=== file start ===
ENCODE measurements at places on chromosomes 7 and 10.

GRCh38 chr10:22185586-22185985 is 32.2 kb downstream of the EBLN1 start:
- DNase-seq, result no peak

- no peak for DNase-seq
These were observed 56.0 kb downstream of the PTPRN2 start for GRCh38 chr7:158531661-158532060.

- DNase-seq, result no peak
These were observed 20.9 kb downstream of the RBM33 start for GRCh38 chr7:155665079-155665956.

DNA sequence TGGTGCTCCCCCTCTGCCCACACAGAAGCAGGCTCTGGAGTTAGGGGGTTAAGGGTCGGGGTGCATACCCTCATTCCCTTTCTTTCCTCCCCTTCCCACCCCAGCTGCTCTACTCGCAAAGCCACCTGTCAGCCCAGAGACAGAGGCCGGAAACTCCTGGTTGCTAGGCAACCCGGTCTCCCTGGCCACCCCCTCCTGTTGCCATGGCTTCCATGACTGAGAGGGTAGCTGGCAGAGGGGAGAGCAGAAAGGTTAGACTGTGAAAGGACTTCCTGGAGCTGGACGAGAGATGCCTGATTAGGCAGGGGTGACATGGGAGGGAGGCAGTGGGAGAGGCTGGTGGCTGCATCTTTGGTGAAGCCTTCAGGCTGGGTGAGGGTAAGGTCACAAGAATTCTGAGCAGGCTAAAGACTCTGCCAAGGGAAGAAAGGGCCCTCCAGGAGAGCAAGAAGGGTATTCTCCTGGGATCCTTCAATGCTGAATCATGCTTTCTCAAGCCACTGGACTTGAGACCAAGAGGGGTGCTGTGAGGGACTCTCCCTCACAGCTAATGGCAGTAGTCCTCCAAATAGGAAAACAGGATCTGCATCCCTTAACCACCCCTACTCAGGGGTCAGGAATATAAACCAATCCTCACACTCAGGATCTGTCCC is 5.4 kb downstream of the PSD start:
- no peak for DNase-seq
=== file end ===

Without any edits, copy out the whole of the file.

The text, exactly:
ENCODE measurements at places on chromosomes 7 and 10.

GRCh38 chr10:22185586-22185985 is 32.2 kb downstream of the EBLN1 start:
- DNase-seq, result no peak

- no peak for DNase-seq
These were observed 56.0 kb downstream of the PTPRN2 start for GRCh38 chr7:158531661-158532060.

- DNase-seq, result no peak
These were observed 20.9 kb downstream of the RBM33 start for GRCh38 chr7:155665079-155665956.

DNA sequence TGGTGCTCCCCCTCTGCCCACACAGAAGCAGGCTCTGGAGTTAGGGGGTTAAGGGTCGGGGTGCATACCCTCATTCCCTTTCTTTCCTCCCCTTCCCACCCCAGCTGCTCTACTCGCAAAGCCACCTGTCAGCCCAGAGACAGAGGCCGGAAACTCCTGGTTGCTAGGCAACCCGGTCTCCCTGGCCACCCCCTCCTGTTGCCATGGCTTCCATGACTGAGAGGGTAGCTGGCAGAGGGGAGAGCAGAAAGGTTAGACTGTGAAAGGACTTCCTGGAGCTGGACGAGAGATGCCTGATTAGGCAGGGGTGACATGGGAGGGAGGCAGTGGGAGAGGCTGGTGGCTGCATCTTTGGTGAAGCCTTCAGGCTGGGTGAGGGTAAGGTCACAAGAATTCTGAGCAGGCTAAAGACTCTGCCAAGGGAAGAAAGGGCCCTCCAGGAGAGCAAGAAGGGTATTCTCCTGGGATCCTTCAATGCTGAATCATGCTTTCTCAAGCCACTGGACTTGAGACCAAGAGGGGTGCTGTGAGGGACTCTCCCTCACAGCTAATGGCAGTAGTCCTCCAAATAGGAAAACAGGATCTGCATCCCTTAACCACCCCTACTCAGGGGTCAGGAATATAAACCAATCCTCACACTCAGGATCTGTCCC is 5.4 kb downstream of the PSD start:
- no peak for DNase-seq